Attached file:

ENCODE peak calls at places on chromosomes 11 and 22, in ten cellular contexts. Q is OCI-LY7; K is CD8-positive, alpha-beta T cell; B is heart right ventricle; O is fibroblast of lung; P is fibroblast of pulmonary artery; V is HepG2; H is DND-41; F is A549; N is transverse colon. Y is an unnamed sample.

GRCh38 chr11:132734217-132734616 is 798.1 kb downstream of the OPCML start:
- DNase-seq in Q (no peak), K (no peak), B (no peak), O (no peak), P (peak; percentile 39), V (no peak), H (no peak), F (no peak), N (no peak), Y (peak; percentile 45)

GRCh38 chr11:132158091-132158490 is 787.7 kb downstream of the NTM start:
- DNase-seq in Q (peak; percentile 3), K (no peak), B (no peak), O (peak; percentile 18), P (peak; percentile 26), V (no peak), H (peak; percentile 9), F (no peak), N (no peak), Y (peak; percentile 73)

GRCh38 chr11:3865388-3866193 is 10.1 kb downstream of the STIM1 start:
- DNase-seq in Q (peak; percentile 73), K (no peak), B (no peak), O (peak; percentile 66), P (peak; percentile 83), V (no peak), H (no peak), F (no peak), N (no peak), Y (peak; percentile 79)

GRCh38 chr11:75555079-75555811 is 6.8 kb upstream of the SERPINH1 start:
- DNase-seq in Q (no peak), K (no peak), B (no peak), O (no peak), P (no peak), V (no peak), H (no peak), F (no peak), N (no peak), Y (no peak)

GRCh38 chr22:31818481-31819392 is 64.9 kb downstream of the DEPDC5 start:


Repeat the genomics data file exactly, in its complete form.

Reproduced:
ENCODE peak calls at places on chromosomes 11 and 22, in ten cellular contexts. Q is OCI-LY7; K is CD8-positive, alpha-beta T cell; B is heart right ventricle; O is fibroblast of lung; P is fibroblast of pulmonary artery; V is HepG2; H is DND-41; F is A549; N is transverse colon. Y is an unnamed sample.

GRCh38 chr11:132734217-132734616 is 798.1 kb downstream of the OPCML start:
- DNase-seq in Q (no peak), K (no peak), B (no peak), O (no peak), P (peak; percentile 39), V (no peak), H (no peak), F (no peak), N (no peak), Y (peak; percentile 45)

GRCh38 chr11:132158091-132158490 is 787.7 kb downstream of the NTM start:
- DNase-seq in Q (peak; percentile 3), K (no peak), B (no peak), O (peak; percentile 18), P (peak; percentile 26), V (no peak), H (peak; percentile 9), F (no peak), N (no peak), Y (peak; percentile 73)

GRCh38 chr11:3865388-3866193 is 10.1 kb downstream of the STIM1 start:
- DNase-seq in Q (peak; percentile 73), K (no peak), B (no peak), O (peak; percentile 66), P (peak; percentile 83), V (no peak), H (no peak), F (no peak), N (no peak), Y (peak; percentile 79)

GRCh38 chr11:75555079-75555811 is 6.8 kb upstream of the SERPINH1 start:
- DNase-seq in Q (no peak), K (no peak), B (no peak), O (no peak), P (no peak), V (no peak), H (no peak), F (no peak), N (no peak), Y (no peak)

GRCh38 chr22:31818481-31819392 is 64.9 kb downstream of the DEPDC5 start: